MSS revises standards SP-6 and SP-129
The Manufacturers Standardization Society (MSS) of the Valve and Fittings Industry has revised and published standards SP-6 and SP-129, announced in two press releases on Sept. 30.
The first is the seminal SP-6-2021, Standard Finishes for Contact Faces of Pipe Flanges and Connecting-End Flanges of Valves and Fittings. For more than 91 years, SP-6 for standard contact face finishes has served as an industry norm and is referenced in many other technical documents. As one of MSS’s first standards developed, it continues to define a standardized finish for gasket contact faces of pipe flanges and connecting-end flanges of valves and fittings. This Standard Practice is also intended for applications to products for which ASME B16 Standards do not contain complete facing finish requirements or for which there are no such standards.
SP-6 continues to be maintained under the consensus of MSS Technical Committee 102, Iron Flanges & Flanged Fittings (primary), Technical Committee 110, Steel Flanges & Flanged Fittings (secondary), and Technical Committee 201, Non-Ferrous Fittings and Flanges (secondary).
The second revised standard is SP-129-2021, Copper-Nickel Fittings. SP-129 has served the industry for more than 18 years—establishing requirements for copper-nickel fittings from Nominal Pipe Size (NPS) 1/4 through NPS 12 (or as noted), for use with pipe manufactured to one of the following standards: MIL-T-16420K, ASTM B466/B466M, ASTM B467. SP-129 continues to be maintained under the consensus of MSS Technical Committee 201, Non-Ferrous Fittings and Flanges.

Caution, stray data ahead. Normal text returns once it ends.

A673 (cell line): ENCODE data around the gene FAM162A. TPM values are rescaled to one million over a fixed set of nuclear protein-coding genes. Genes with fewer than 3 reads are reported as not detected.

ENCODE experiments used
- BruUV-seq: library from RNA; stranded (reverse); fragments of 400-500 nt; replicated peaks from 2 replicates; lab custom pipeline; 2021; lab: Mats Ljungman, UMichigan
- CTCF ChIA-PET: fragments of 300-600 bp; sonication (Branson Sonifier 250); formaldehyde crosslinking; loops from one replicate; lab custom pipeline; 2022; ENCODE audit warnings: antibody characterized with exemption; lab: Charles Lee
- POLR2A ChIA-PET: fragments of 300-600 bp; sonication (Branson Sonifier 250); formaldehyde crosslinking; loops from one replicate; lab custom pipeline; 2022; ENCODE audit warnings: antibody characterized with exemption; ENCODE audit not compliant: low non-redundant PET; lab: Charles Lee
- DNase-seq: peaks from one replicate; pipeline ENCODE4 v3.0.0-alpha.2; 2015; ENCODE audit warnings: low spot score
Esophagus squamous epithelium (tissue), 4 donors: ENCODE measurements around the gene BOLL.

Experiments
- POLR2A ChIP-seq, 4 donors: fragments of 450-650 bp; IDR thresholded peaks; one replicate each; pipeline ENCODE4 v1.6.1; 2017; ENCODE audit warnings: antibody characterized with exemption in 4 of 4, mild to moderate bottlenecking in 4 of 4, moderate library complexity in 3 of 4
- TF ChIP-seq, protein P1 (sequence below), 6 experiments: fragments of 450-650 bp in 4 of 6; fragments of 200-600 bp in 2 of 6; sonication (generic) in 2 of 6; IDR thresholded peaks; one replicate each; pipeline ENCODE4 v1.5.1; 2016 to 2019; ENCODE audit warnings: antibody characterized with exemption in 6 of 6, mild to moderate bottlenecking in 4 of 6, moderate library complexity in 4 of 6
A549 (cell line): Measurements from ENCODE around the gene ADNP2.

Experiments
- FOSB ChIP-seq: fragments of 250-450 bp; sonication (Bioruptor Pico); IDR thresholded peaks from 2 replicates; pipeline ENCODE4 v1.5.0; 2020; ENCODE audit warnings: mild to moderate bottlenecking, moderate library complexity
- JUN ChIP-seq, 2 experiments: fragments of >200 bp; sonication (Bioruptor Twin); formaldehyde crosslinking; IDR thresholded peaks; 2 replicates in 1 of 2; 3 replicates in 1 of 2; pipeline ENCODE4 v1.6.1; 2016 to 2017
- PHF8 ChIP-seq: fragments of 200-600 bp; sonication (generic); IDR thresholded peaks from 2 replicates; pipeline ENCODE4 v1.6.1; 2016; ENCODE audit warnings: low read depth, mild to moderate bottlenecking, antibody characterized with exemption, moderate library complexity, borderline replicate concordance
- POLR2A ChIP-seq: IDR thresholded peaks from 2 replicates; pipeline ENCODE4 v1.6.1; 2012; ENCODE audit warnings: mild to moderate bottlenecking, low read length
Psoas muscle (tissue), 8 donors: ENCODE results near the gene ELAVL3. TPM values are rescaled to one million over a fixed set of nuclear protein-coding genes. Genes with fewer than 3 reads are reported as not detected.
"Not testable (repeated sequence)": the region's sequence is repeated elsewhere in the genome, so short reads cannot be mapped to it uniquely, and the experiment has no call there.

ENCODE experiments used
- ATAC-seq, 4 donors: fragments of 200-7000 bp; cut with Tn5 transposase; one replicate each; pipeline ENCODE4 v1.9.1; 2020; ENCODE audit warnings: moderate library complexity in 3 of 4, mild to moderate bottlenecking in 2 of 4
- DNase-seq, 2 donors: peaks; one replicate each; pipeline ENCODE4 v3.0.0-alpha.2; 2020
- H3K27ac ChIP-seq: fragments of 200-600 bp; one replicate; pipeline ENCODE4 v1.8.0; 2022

The revised Standard Practices are now available from authorized U.S. and global distributors. They have been published in an electronic version (PDF) and in book format.
The Manufacturers Standardization Society (MSS) of the Valve and Fittings Industry is excited to announce publication of the new Standard Practice SP-158-2021, Supplemental High-Pressure Gas Test Procedures for Valves.
These days, piping designers use automated systems that default to standard classifications such as pressure classes of 150 to 2500 for valves and associated equipment.
For decades, valve manufacturers have provided the maximum recommended working pressures and temperatures for their products, based on the materials used in the pressure-containing parts.